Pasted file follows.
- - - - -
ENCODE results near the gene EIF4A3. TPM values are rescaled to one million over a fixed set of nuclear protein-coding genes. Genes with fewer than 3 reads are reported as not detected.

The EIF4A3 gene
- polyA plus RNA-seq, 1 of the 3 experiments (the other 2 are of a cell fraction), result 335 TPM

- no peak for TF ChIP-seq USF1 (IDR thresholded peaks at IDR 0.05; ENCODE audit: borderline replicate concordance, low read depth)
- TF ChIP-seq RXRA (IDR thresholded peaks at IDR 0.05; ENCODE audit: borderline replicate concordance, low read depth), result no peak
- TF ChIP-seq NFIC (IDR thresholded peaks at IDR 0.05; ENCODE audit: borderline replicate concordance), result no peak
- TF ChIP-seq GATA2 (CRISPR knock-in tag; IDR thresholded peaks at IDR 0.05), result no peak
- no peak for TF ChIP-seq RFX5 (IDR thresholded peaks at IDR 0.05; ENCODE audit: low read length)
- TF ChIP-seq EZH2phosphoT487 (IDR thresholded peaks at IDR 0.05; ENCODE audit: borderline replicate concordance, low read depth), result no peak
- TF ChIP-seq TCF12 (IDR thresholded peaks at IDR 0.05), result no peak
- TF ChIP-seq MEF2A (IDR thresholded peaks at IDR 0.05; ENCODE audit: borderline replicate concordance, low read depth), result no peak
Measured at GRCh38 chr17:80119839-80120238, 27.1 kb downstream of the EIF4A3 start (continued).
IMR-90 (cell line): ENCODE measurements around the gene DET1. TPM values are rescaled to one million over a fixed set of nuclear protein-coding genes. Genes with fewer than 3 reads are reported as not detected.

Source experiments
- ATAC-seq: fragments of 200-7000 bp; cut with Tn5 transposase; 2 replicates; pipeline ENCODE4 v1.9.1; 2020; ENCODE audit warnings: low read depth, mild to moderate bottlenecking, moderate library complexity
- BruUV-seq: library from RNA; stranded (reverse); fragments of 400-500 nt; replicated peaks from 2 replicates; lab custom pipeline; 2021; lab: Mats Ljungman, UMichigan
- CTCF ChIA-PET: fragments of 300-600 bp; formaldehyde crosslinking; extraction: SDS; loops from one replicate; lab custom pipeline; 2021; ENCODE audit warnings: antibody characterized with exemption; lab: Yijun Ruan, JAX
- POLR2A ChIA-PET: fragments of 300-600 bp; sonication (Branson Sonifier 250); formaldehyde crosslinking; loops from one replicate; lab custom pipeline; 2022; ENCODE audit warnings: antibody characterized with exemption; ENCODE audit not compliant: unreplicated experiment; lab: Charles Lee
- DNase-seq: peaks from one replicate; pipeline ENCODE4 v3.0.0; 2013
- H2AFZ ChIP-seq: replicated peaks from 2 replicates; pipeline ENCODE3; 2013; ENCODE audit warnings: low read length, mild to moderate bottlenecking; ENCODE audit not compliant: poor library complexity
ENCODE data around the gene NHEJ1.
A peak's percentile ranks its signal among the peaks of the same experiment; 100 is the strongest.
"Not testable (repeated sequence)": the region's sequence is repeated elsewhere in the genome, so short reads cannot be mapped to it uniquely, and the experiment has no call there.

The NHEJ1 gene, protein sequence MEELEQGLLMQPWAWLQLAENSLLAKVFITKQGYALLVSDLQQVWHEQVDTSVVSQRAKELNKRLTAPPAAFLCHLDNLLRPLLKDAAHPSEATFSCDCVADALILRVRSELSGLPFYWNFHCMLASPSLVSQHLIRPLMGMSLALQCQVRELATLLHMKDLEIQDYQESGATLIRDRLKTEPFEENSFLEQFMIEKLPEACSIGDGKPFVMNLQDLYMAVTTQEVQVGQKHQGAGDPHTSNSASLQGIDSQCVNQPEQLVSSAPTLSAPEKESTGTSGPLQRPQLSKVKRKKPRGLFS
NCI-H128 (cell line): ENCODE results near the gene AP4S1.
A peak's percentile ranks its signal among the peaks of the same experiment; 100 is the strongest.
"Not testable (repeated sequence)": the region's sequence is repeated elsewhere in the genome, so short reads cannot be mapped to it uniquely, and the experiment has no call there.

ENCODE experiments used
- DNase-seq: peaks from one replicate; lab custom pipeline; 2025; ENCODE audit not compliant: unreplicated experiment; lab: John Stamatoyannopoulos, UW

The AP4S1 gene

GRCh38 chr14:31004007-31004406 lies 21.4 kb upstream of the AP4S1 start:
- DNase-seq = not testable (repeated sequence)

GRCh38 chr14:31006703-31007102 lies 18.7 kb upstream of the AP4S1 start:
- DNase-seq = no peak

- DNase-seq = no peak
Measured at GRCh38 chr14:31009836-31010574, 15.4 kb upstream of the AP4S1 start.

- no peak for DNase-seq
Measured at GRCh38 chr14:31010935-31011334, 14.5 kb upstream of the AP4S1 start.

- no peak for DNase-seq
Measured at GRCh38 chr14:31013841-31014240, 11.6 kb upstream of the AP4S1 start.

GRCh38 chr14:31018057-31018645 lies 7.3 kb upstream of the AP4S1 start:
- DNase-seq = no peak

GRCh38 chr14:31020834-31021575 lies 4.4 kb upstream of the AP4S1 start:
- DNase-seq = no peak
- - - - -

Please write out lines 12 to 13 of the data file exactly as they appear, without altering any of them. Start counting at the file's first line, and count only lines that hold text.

Measured at GRCh38 chr17:80119839-80120238, 27.1 kb downstream of the EIF4A3 start (continued).
IMR-90 (cell line): ENCODE measurements around the gene DET1. TPM values are rescaled to one million over a fixed set of nuclear protein-coding genes. Genes with fewer than 3 reads are reported as not detected.